The Trade Union Bill received Royal Assent on Wednesday 4 May – the ninetieth anniversary of the 1926 General Strike – and much of it is likely to be in force by the end of the year. The Act is a shadow of the Bill first proposed, but dangerous details hide in those shadows. Shining a light on the dangers ahead and exposing the intentions behind the Act are vital. If not our kids will suffer as the power of unions to organise, to represent, and to defend living standards are choked off.
Some of the more bizarre and extreme proposals have been removed. But many of the ‘flagship’ elements of the Tory Bill are now law. On ballots, the imposition of three thresholds imposes near impossible targets for many of those leading the resistance against privatisation and cuts. Promises to review and roll-out e-ballots were dumped, kicked into the long grass of an independent review.
And proposals to bus in agency workers – often vulnerable people coerced into taking jobs under new Universal Credit rules – still lurk in the background.
On political funds, though delayed for 12 months, the opt-in system is now law and threatens to undermine the political voice of unions. The bureaucratic nonsense of unions having to declare all political expenditure over £2,000 pa stands in complete contrast to the privacy and anonymity given to offshore funds and offshore Tory funders, and is laughable coming from a party itself under investigation for electoral fraud!
The idea of giving concessions where agreement can be reached permeates much of the Act. But if the Government was really supportive of industrial relations being conducted by agreement, it would have introduced statutory procedures to encourage collective bargaining. Instead, it has created a statutory safety net for employers to fall back on should relations at work deteriorate still further.
The backdrop to this unnecessary Act is the newly empowered state surveillance officer. The Certification Officer (CO) has powers to initiate complains, undertake inspections, record names, determine outcomes and impose fines of between £200 and £20,000 on any national, regional or local branch.
It’s true the government inserted a clause saying the CO would not be ‘subject to directions of any kind from any Minister as to the manner in which he is to exercise his functions’. But it’s not the manner that is so objectionable. It is the nature of the work that raises concerns and it is the nature of the work that is set by Ministers.
Parliamentary activity has delivered what it can in the face of a government determined to silence political opposition, cull collective action, criminalise picket line solidarity and strangle unions with bureaucratic red tape controlled by a state surveillance officer.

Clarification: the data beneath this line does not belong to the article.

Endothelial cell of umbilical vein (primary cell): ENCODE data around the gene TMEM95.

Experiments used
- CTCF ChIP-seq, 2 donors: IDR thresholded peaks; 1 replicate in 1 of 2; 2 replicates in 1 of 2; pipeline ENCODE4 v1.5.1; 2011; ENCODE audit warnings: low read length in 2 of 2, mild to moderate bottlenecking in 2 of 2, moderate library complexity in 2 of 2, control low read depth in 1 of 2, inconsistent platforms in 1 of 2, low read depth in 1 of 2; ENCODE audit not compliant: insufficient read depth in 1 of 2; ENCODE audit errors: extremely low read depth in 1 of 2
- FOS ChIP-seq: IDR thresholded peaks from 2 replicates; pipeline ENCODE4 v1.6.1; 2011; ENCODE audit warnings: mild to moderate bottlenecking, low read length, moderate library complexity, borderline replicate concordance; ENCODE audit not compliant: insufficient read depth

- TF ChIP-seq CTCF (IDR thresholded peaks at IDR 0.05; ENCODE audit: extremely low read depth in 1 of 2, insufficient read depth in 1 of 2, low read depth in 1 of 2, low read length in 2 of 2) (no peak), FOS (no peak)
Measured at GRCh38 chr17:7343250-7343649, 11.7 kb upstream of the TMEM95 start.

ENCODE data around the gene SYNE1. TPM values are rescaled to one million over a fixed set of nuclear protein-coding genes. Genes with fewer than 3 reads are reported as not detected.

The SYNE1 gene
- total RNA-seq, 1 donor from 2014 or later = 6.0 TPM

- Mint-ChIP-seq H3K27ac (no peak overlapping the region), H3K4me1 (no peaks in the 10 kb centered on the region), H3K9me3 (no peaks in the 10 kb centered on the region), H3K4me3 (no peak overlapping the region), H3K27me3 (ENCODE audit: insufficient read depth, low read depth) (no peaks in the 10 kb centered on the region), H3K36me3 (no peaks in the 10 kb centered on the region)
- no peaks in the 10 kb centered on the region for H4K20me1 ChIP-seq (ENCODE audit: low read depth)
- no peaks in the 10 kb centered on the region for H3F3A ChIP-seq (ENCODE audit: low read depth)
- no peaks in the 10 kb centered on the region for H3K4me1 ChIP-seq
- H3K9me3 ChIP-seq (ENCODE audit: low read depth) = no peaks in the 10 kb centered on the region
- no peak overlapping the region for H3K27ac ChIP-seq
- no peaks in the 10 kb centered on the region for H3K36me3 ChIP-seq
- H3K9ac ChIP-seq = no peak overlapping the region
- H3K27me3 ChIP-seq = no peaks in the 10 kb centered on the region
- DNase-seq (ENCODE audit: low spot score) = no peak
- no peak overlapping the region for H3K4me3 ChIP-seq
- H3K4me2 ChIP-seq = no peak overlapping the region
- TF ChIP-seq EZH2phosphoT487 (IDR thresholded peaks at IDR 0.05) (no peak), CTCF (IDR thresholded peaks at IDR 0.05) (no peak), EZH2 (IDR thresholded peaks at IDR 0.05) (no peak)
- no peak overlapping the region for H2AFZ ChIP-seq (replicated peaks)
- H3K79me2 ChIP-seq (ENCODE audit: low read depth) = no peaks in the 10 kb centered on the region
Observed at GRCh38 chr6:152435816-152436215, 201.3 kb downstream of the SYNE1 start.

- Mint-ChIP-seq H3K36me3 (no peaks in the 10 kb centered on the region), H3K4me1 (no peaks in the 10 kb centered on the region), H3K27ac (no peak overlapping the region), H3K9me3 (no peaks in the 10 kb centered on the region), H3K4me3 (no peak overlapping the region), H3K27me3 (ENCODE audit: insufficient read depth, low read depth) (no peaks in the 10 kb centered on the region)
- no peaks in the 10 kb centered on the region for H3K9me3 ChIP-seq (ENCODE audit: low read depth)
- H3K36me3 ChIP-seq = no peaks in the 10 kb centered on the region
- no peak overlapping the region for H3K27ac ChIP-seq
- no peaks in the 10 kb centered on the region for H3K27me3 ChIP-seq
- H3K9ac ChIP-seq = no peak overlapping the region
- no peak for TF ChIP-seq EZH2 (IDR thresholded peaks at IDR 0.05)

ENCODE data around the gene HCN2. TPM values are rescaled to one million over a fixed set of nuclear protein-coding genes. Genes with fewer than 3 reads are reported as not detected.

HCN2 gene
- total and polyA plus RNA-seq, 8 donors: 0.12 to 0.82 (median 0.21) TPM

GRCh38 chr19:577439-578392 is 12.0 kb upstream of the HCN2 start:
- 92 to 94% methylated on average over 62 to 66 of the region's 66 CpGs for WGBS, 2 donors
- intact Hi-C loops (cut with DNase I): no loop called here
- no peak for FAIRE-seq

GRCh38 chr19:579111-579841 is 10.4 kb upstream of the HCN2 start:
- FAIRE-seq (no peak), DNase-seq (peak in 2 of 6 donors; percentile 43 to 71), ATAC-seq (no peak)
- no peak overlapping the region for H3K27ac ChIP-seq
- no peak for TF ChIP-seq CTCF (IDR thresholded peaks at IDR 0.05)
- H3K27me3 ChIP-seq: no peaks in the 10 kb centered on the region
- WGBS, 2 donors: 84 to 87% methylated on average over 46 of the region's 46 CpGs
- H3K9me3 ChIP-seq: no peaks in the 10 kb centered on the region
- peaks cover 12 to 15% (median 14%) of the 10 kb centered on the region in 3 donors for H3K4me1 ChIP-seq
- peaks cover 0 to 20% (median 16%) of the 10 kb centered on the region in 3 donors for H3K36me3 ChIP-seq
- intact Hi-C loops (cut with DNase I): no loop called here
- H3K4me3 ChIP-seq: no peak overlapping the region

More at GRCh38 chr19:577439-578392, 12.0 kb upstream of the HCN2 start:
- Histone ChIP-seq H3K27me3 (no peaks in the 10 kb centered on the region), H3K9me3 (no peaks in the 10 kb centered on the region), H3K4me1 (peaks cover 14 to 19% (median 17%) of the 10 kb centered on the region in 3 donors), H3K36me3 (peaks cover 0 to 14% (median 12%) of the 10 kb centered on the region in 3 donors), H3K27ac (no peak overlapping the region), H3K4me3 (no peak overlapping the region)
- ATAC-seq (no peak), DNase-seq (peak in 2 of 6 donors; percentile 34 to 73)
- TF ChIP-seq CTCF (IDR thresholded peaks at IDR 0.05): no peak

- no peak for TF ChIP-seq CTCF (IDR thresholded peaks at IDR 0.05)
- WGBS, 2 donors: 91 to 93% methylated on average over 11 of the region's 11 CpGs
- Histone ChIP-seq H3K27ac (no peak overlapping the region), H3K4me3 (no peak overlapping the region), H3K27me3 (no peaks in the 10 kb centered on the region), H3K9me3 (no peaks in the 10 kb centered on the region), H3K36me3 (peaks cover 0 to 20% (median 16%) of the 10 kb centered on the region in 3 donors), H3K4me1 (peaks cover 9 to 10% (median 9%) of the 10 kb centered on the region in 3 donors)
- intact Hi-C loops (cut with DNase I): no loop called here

If this Act, like the 1971 one before it is to be defeated, the immediate battle will be extra-parliamentary, led by workers responding to attacks on their standards of living and working conditions. Those battles are already being fought and will continue to grow as current economic policies fail to deliver anything other than growing inequality and lack of opportunity.
In the longer term, Jeremy Corbyn and his team need to be given the space and time to develop alternative economic and industrial policies that will expose the political nature of Tory attacks and show how another political agenda is possible (see Labour’s Workplace 2020 initiative www.workplace2020.org.uk). To that end, the Institute of Employment Rights (IER) is working on a manifesto for labour law which places unions back at the heart of economic, industrial and social regeneration.
- Restrictions imposed by the Trade Union Act include:
Need to appoint an authorized picket supervisor, known to the police and employer
Breaches of the picketing code will be a criminal offence
50% and 40% ballot thresholds imposed
Yet more bureaucratic balloting requirements which will be costly, time consuming and open to challenge by bosses and the CO
The ballot notice to be given to bosses is extended (14 days) while the “life” of a ballot is restricted (6 months)
Unions wanting to retain check-off will have to win the boss’s agreement and pay the cost
After 12 month research, Minister can instruct any public sector employers to end facility time
All new members will be required to opt-in to the political fund
A state surveillance officer, the CO, will have vastly extended powers to investigate, condemn and fine trade unions on a wide range of issues
Carolyn Jones is the Director of the Institute of Employment Rights http://www.ier.org.uk/